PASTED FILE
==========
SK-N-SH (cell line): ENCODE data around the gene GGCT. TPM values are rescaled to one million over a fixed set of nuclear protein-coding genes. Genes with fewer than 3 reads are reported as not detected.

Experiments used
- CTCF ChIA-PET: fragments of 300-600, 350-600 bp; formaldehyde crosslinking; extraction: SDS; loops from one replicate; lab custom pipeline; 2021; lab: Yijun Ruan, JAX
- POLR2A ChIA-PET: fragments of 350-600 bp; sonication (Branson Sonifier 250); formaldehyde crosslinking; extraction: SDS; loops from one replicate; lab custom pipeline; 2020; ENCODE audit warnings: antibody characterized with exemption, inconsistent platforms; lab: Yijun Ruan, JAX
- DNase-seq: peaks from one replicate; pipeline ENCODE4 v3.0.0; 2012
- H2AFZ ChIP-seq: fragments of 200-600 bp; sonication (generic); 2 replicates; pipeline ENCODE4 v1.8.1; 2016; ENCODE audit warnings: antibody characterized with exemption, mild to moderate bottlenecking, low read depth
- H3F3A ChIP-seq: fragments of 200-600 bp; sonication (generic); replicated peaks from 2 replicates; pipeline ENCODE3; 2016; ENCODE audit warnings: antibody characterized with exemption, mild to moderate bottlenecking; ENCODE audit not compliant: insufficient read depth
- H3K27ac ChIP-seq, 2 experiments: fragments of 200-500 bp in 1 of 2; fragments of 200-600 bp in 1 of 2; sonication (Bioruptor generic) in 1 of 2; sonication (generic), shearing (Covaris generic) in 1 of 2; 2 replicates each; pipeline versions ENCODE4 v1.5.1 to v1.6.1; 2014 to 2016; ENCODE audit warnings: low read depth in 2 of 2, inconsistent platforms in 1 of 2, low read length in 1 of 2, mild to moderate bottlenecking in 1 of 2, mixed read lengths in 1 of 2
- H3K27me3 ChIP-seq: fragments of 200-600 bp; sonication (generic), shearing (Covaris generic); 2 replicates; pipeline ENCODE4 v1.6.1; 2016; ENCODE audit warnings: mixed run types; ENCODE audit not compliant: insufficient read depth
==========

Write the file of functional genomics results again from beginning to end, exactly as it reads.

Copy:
SK-N-SH (cell line): ENCODE data around the gene GGCT. TPM values are rescaled to one million over a fixed set of nuclear protein-coding genes. Genes with fewer than 3 reads are reported as not detected.

Experiments used
- CTCF ChIA-PET: fragments of 300-600, 350-600 bp; formaldehyde crosslinking; extraction: SDS; loops from one replicate; lab custom pipeline; 2021; lab: Yijun Ruan, JAX
- POLR2A ChIA-PET: fragments of 350-600 bp; sonication (Branson Sonifier 250); formaldehyde crosslinking; extraction: SDS; loops from one replicate; lab custom pipeline; 2020; ENCODE audit warnings: antibody characterized with exemption, inconsistent platforms; lab: Yijun Ruan, JAX
- DNase-seq: peaks from one replicate; pipeline ENCODE4 v3.0.0; 2012
- H2AFZ ChIP-seq: fragments of 200-600 bp; sonication (generic); 2 replicates; pipeline ENCODE4 v1.8.1; 2016; ENCODE audit warnings: antibody characterized with exemption, mild to moderate bottlenecking, low read depth
- H3F3A ChIP-seq: fragments of 200-600 bp; sonication (generic); replicated peaks from 2 replicates; pipeline ENCODE3; 2016; ENCODE audit warnings: antibody characterized with exemption, mild to moderate bottlenecking; ENCODE audit not compliant: insufficient read depth
- H3K27ac ChIP-seq, 2 experiments: fragments of 200-500 bp in 1 of 2; fragments of 200-600 bp in 1 of 2; sonication (Bioruptor generic) in 1 of 2; sonication (generic), shearing (Covaris generic) in 1 of 2; 2 replicates each; pipeline versions ENCODE4 v1.5.1 to v1.6.1; 2014 to 2016; ENCODE audit warnings: low read depth in 2 of 2, inconsistent platforms in 1 of 2, low read length in 1 of 2, mild to moderate bottlenecking in 1 of 2, mixed read lengths in 1 of 2
- H3K27me3 ChIP-seq: fragments of 200-600 bp; sonication (generic), shearing (Covaris generic); 2 replicates; pipeline ENCODE4 v1.6.1; 2016; ENCODE audit warnings: mixed run types; ENCODE audit not compliant: insufficient read depth